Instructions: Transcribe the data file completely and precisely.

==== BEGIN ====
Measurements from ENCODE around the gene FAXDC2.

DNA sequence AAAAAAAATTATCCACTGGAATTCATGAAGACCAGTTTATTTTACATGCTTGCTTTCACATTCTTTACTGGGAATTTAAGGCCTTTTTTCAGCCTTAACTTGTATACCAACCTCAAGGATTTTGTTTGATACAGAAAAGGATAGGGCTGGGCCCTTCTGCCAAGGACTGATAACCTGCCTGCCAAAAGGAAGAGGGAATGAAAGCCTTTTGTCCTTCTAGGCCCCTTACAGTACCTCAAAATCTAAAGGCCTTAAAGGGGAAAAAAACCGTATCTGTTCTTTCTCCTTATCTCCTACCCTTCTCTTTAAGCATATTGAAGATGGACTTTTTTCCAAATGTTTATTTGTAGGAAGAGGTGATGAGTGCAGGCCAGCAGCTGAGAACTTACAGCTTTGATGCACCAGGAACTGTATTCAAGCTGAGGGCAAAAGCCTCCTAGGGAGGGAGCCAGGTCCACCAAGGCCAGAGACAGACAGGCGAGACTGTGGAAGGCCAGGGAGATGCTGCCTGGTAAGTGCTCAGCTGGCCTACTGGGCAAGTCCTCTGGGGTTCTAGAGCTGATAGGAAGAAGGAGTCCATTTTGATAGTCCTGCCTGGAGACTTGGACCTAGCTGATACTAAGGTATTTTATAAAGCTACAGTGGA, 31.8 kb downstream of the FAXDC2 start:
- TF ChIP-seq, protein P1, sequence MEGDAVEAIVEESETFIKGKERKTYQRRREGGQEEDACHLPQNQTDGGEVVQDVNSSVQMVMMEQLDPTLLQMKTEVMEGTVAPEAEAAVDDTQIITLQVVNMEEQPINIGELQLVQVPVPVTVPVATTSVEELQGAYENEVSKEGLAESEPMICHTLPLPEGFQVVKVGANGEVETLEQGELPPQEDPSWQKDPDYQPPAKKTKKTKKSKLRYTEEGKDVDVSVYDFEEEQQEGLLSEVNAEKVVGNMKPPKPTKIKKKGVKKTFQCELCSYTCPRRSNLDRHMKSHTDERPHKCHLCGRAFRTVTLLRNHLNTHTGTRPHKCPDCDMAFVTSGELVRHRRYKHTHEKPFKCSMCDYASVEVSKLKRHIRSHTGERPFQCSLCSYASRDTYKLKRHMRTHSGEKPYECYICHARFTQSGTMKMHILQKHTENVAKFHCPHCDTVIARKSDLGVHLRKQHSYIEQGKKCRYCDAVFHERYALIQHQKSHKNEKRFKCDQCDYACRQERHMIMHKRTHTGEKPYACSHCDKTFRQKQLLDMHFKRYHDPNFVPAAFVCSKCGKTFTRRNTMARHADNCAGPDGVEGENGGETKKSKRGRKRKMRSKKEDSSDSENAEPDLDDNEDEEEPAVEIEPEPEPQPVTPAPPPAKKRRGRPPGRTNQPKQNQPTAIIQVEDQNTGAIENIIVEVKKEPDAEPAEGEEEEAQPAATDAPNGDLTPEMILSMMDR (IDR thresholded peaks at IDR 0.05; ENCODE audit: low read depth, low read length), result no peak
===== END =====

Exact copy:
Measurements from ENCODE around the gene FAXDC2.

DNA sequence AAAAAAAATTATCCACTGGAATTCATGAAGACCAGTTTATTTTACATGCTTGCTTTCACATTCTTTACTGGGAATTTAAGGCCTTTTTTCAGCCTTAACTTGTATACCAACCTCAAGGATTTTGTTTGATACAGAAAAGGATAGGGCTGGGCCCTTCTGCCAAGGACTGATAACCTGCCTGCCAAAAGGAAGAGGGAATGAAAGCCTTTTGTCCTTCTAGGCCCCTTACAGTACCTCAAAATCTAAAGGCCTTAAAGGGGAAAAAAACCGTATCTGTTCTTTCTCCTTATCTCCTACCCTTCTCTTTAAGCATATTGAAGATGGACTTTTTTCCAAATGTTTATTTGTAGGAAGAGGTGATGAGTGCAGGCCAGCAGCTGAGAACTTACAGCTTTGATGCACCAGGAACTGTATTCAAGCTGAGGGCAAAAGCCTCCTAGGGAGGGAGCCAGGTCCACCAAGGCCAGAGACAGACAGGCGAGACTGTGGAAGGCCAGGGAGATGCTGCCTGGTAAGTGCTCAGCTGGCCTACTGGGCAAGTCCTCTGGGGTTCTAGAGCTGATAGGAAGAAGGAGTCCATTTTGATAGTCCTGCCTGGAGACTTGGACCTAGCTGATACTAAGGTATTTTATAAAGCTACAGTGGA, 31.8 kb downstream of the FAXDC2 start:
- TF ChIP-seq, protein P1, sequence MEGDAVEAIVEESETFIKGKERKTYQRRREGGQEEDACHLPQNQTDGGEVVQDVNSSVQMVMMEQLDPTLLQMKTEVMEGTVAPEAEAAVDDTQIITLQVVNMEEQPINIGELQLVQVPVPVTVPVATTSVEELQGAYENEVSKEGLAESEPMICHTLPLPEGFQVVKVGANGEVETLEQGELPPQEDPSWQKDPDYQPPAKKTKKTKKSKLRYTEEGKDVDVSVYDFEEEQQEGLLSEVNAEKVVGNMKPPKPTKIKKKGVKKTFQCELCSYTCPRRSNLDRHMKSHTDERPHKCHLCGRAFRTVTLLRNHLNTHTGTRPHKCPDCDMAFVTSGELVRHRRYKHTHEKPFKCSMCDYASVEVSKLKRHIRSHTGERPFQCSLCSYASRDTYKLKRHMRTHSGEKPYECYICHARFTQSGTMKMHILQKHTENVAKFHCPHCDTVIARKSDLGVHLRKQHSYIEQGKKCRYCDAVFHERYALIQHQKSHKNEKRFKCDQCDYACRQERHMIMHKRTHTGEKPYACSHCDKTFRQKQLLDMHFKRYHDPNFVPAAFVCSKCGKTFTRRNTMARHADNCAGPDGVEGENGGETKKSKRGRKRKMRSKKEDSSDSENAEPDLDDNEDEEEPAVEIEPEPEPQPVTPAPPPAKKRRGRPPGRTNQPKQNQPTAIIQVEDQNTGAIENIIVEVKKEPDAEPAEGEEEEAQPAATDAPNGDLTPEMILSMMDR (IDR thresholded peaks at IDR 0.05; ENCODE audit: low read depth, low read length), result no peak